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Ripple is often erroneously thought of a variation on Bitcoin, but there is far more to Ripple than that.
What is Ripple?
Ripple is a real-time gross settlement system (RTGS), currency exchange and remittance network released in 2012 as a subsequent iteration of Ripplepay. Using a common ledger managed by a network of independently validating servers constantly comparing transaction records is how Ripple differs from Bitcoin. Ripple doesn’t rely on the energy and computing consumption required of Bitcoin. Ripple uses a shared public database using a consensus process between validating servers for security. Validating servers can belong to anyone ranging from individuals to financial institutions.
The Ripple protocol (token represented as XRP) allows for almost instant and direct transfer of currency ranging from fiat currency and gold to even airline miles. This process avoids the fees and wait times of traditional banks and other cryptocurrency exchanges.
How Is Ripple Fundamentally Different From Bitcoin?
While it is consensus oriented like Bitcoin, Ripple is not based on blockchain. Instead, Ripple uses a HashTree to summarize data into a single value compared across validating servers to provide consensus.
Banks are slowly adopting Ripple in part because it is primarily oriented for enterprise. The Ripple platform’s intended purpose is to move lots of money around the world as quickly as possible.
Ripple has been stable since its release processing over 35 million transactions without issue. Ripple can handle 1,500 transactions per second (tps) and scaled to Visa levels of 50,000 transactions per second. Bitcoin, meanwhile, can handle 3-6 tps and Ethereum 15 tps.
Additionally, Ripple’s token, XRP, isn't mined like Bitcoin or other types of cryptocurrency. Instead, Ripple adopted the method companies use to issue stocks. Ripple issued 100 billion XRP coins.
What is XRP and What’s It Used For?
The XRP token in and of itself has negligible use cases. Ripple had even planned to phase it out until cryptocurrency surged in popularity in 2016. Nevertheless, as reported by CNBC, if Ripple hits $6.57, its market capitalization will surpass Bitcoin’s.
The Ripple company promises that they will not issue more tokens and keep the total at 100 billion XRP tokens. Ripple has a hub-and-spoke design which positions XRP as a crux fungible with any currency or digital asset, such as frequent flyer miles. Ripple can fully settle a payment in 3.5 seconds through XRP. The use of XRP is totally independent of the Ripple network which is to say that banks don't actually need XRP to transfer currency.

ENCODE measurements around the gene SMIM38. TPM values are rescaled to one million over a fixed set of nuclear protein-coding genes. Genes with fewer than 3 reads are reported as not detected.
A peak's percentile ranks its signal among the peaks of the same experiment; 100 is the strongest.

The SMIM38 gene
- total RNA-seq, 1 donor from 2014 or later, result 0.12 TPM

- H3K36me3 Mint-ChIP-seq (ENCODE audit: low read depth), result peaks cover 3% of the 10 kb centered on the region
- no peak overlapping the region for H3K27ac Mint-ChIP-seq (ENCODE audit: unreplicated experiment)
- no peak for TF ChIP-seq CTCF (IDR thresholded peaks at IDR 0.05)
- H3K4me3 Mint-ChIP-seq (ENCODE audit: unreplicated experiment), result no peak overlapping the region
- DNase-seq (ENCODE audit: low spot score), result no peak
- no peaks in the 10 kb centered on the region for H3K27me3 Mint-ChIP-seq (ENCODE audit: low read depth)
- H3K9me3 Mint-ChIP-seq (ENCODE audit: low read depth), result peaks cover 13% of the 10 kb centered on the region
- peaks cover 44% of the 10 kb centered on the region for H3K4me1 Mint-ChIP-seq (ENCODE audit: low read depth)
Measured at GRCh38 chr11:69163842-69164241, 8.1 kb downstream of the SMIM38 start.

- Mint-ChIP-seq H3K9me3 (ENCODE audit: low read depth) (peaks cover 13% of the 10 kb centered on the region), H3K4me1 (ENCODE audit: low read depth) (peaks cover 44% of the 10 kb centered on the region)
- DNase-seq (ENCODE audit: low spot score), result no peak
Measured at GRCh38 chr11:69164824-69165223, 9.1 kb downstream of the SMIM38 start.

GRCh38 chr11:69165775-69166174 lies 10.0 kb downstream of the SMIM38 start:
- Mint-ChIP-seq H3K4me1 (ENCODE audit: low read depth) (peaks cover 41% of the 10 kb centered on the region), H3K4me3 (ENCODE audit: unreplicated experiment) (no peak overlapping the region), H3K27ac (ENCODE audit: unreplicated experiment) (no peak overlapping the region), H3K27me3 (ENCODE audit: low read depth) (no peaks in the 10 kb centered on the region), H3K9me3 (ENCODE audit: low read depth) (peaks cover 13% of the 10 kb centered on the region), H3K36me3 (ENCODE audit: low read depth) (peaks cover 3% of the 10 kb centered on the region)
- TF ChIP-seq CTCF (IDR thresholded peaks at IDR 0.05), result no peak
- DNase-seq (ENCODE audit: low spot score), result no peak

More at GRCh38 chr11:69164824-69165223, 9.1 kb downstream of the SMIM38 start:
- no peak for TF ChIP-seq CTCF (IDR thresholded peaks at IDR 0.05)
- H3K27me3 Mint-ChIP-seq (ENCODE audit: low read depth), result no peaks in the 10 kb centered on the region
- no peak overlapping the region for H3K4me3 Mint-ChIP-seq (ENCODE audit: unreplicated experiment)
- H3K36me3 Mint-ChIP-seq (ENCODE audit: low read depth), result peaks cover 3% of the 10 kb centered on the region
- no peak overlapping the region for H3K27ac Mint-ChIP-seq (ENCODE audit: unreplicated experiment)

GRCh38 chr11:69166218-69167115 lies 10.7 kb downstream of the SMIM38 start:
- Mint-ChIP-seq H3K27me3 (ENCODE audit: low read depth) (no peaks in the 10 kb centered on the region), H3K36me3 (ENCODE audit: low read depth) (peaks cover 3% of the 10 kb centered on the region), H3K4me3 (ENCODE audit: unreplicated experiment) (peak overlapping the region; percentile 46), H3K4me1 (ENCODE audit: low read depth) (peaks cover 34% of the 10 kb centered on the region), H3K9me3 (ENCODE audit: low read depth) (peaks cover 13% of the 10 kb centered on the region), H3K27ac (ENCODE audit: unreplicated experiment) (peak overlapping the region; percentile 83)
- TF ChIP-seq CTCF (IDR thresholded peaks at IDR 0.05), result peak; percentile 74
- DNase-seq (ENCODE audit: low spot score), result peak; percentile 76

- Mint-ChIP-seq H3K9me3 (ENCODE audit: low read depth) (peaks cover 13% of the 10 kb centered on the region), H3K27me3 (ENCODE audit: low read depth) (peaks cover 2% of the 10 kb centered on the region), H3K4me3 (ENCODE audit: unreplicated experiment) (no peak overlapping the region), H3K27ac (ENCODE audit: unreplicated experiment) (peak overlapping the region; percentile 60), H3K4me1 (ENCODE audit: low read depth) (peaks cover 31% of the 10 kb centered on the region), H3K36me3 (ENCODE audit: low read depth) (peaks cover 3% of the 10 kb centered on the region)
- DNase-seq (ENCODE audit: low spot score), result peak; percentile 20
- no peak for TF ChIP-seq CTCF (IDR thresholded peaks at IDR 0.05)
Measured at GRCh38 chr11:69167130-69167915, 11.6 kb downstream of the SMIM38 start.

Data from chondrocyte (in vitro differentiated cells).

What Is Ripple’s Value Proposition?
The value is not the XRP token but the Ripple network itself and its ability to move assets around the world rapidly.
Banks can use Ripple to exchange foreign currencies versus the traditional SWIFT system which is cumbersome and relies on the banks having separate accounts in every country involved. Ripple has signed up more than 100 banks (including American Express) compared to SWIFTs 11,000 financial institutions.
So Why All the Hype about Ripple?
In addition to all the hype surrounding cryptocurrency last year, rumors in December 2017 claimed that Coinbase was going to list Ripple, causing its price to surge. Coinbase to addressed the rumors in a blog post from January 4, 2018: “As of the date of this statement, we have made no decision to add additional assets to either GDAX or Coinbase. Any statement to the contrary is untrue and not authorized by the company.”
The Coinbase announcement caused Ripple to drop back to its pre-rumor value. SInce then, Ripple has behaved volatilely like most cryptocurrency . Though Coinbase doesn’t support Ripple, there are other ways for people to acquire Ripple.
Words of Caution
The central criticism of Ripple is that its centralized control is in direct contrast to the ideals and advantages of decentralized blockchain like Bitcoin.
Ripple also maintains a trusted Unique Node List (UNL) to protect against potentially malicious or insecure validating servers. Because the UNL controls the network rules, it creates a conundrum; while it protects against problematic validators but a regulating body/government could force a change that isn't desirable or is even downright invasive. Furthermore, because of a FinCEN violation and fine from 2013, Ripple will now only recognize and recommend gateways that are in compliance with financial regulations.
New York Times reporter Nathaniel Popper tweeted that he has yet to find a bank that anticipates using the XRP token in any meaningful way. Ripple’s CEO, Brad Garlinghouse, has denied Popper’s claims adamantly insisting that “Over the last few months I’ve spoken with ACTUAL banks and payment providers. They are indeed planning to use xRapid (our XRP liquidity product) in a serious way.” However, as Popper pointed out, even the banks that he contacted at Ripple’s suggestion were clearly non-committal in their plans to implement Ripple in the foreseeable future
According to the Financial Times, of the 18 banks and financial services companies publicly linked to Ripple, the majority “had not yet gone beyond testing” it. Only a few had actually used Ripple’s system “for moving real money.” Worse still, not a single one of the 16 companies that responded for comment had ever used the XRP token.